Fast-forward to more than four years since Paul died, and I’m walking alone through a deserted gorge in southern Crete. It’s midsummer, very hot indeed, the ground is parched and sandy, and the few scrubby trees provide little shade from the sun. The sides of the gorge tower above me, giant slabs of rock with the occasional bush or mountain goat clinging to the almost vertical slope.
It’s hard work negotiating the steep, uneven path in this heat, but I’m rewarded two hours later when I emerge on to a tiny, secluded beach, inaccessible by any other route. I swim in the deep-blue water and sit for a while in the welcome cool of the little chapel on the edge of the sand.
Before setting off on the return walk, I light a candle for Paul and leave it burning in the sand-filled receptacle, where I notice that many have put candles before me, despite this being such an isolated place. I talk to Paul most of the way through the gorge and back, telling him what I’ve been doing, asking him how he is, and (as ever) why he died – but, this being more than four years on, I don’t cry any more, and I don’t search desperately for feathers, although I do still see them, often. In this hot, dusty place, though, there is little sign of any animal life, and so I joke to Paul: ‘Huh, well you certainly won’t be able to send me any feathers here, will you?’ I feel almost smug in my certainty that this would be an impossible feat, and as I carry on walking, I actually say to him: ‘You see, I told you so.’ As I turn a corner in what must be the driest, deepest and most inaccessible part of the gorge, I see a carpet of white feathers strewn on the sand in front of me.
My sister Annie, more than twenty years since her son’s death, looks back at the episode of a robin in the graveyard and reflects that it was probably wishful thinking to believe that it was her son. She says, ‘Perhaps there are signs in nature happening all the time, but in the extremity of grief you are more open to them, more likely to notice.’
The death of a loved one is unbearable, and the need to find some source of comfort, some way of maintaining a link with the person who has disappeared from your life is entirely understandable. For me, the feathers are highly significant: it’s as if there is no way to bear the loss, and so the feather (or robin, or dream, or smell of pipe smoke, or barn owl) becomes the way. I’m reminded of Donald Winnicott’s writing on the subject of ‘transitional objects’, the sometimes strange objects that babies and young children use as comforters.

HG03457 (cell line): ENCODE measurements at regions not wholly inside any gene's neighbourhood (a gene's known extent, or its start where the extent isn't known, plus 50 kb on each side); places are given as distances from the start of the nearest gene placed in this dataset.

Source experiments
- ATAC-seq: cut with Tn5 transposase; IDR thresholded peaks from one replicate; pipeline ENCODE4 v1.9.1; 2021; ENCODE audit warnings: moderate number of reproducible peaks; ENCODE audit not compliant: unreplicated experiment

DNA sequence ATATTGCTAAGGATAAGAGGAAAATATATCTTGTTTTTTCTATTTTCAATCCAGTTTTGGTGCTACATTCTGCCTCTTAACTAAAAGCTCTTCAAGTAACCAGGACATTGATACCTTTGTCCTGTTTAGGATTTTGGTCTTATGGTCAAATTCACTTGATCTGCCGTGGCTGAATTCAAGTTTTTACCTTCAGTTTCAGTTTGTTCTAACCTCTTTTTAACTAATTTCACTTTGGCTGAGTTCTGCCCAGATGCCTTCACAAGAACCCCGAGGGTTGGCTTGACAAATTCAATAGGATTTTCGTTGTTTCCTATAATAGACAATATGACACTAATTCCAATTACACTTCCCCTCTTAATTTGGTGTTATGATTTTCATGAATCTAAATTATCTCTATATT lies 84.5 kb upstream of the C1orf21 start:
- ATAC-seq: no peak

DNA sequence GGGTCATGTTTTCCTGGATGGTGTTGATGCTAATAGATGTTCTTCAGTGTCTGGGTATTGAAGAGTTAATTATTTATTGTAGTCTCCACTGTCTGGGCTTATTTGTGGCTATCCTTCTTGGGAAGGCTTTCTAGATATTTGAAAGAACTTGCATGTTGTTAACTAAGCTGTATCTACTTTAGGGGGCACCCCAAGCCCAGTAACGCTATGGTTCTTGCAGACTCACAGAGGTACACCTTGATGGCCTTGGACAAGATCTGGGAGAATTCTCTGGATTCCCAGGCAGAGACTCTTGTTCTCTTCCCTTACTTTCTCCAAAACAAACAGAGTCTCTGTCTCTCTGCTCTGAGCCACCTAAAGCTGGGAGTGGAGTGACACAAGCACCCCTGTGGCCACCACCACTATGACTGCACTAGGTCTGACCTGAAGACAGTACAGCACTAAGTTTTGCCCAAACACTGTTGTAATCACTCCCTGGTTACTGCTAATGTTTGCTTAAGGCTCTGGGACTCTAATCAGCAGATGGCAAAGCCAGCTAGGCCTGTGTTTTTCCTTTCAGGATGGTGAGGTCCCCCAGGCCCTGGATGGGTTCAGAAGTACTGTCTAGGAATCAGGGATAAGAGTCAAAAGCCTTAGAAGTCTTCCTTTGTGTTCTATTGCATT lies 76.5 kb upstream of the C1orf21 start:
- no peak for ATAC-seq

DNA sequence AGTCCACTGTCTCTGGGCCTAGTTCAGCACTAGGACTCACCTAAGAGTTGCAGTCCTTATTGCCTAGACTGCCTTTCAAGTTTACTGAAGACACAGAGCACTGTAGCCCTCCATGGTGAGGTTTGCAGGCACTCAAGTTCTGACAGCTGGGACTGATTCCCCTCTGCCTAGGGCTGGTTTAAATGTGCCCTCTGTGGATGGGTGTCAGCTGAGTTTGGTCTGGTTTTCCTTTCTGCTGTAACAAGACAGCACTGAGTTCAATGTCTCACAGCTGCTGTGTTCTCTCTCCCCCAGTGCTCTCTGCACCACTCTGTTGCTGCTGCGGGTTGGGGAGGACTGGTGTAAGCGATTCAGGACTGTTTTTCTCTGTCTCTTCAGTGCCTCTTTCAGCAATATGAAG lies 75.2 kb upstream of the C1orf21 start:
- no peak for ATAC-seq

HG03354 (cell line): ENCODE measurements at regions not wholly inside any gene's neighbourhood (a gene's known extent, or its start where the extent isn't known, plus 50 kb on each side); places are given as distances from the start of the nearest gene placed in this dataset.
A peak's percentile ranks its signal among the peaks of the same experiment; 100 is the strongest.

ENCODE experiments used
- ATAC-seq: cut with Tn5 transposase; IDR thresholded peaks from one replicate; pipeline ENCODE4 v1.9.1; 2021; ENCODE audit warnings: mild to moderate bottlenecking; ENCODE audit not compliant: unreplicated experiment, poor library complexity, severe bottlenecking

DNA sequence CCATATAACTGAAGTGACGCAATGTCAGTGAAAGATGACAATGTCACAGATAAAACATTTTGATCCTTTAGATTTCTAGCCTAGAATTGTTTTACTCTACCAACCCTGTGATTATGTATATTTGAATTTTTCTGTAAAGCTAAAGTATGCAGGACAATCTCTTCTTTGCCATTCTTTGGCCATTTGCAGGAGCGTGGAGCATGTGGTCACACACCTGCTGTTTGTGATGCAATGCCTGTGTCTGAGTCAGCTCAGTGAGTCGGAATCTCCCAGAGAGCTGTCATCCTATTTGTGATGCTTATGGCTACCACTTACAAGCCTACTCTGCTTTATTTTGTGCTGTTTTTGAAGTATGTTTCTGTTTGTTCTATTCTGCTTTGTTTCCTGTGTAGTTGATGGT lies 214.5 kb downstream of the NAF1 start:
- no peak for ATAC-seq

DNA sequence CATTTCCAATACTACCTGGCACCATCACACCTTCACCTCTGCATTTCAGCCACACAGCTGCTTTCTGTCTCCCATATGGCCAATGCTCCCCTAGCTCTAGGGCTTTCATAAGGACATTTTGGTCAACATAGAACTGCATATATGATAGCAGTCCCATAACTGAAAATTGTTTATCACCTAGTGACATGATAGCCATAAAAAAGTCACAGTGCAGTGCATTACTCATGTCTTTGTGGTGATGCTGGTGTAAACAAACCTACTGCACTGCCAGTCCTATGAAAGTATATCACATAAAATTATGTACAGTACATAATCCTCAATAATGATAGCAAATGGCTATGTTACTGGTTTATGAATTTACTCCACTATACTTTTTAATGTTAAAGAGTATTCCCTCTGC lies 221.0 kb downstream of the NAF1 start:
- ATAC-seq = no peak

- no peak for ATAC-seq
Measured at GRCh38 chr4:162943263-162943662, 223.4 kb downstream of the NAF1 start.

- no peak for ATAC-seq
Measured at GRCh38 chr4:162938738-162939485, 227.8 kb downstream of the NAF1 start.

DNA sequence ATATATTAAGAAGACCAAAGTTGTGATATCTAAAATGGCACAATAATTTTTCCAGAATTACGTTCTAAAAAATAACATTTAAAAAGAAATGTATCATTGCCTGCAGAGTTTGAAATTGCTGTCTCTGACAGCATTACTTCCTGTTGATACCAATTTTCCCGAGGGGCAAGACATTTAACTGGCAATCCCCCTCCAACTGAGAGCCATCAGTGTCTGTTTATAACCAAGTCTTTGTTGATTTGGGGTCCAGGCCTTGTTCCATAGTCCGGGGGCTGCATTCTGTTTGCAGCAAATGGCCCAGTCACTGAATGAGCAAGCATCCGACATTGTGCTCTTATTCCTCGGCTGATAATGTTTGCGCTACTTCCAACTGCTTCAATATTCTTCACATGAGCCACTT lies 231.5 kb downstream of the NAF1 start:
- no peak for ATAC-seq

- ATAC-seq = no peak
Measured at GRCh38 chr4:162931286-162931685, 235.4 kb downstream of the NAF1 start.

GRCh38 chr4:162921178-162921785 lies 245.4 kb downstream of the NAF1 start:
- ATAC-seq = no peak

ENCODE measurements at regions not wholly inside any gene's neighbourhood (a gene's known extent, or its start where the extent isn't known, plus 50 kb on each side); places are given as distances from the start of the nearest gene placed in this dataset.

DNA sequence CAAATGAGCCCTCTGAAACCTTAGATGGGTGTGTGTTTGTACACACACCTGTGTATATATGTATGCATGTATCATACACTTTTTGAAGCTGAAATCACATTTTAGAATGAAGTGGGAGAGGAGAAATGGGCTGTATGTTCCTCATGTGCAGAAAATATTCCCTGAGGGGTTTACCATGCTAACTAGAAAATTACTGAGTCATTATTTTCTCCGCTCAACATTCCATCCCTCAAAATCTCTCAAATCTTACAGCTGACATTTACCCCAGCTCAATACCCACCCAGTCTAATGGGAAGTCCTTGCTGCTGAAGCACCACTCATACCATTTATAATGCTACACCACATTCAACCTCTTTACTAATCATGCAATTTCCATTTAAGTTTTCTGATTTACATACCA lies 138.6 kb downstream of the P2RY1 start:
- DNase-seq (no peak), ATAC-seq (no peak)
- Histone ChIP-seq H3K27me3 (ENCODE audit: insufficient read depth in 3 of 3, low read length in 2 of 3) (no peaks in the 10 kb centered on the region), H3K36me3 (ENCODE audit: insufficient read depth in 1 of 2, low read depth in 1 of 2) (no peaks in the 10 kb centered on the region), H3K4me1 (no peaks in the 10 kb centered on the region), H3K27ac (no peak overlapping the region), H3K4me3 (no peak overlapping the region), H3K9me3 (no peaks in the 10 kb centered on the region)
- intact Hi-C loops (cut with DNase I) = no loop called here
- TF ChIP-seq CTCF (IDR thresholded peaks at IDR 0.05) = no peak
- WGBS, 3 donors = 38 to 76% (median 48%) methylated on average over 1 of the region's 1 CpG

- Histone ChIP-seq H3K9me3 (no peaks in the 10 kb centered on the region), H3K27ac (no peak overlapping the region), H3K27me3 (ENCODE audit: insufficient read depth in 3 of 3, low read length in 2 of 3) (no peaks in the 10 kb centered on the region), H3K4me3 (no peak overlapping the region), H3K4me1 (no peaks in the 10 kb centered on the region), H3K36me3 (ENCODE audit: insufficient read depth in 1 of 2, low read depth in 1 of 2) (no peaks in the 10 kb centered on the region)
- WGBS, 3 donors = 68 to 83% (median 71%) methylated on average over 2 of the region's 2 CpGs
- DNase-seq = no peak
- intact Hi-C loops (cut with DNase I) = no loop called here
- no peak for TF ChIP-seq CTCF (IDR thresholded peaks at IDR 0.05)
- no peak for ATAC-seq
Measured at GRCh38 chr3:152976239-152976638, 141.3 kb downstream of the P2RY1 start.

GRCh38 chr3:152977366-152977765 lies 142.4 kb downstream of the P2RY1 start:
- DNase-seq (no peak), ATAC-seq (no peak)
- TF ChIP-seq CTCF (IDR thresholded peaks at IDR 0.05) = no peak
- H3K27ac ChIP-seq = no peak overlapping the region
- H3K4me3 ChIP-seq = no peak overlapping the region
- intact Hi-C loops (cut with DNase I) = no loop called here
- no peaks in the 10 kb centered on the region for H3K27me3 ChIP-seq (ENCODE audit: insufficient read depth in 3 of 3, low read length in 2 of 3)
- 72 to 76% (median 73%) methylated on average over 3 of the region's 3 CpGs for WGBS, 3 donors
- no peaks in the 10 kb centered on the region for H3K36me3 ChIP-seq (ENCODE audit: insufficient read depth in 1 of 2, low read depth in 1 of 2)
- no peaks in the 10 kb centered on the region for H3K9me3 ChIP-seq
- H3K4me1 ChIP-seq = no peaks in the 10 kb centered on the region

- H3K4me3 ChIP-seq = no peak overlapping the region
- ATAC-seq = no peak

One of my sons had his ‘raa’, a cloth which he sucked while simultaneously stroking the side of his nose with his finger; my nephew had a Snoopy dog, whose ear fulfilled the same function as the ‘raa’; my niece had her ‘bakdin’, a hand-knitted woollen blanket that went everywhere with her. Winnicott believes that these attachments begin when the infant makes a link between the sucking related to feeding and the simultaneous caressing of a bit of sheet, blanket, wool etc.: ‘Out of this affectionate fondling activity,’ he writes, ‘there can develop a relationship to something which happens to be lying around, and this object may become very important to the infant.’ Babies latch on to these objects in the same way as they ‘latch on’ to their mother’s breast. The sensory properties of the object – its texture and smell – are of vital significance to the child. Although not all infants develop such associations, their appearance is viewed by Winnicott as being a healthy aspect of the child’s emotional development: part of a developing sense of security, and evidence that memories of relationships are beginning to be built up. He writes: ‘It is not the object itself that is transitional; it represents the infant’s transition from a state of being merged with the mother, to a stage of being in relation to the mother as something outside and separate’ (my italics). The infant endows the object with subjectively created properties, and uses it as a source of comfort, particularly at times of stress and separation from the mother.
These ‘sensory threads’ provide a link and a source of comfort, a means of making the separation a little more bearable, and perhaps a healthy aspect of the gradual detachment from the person who has gone.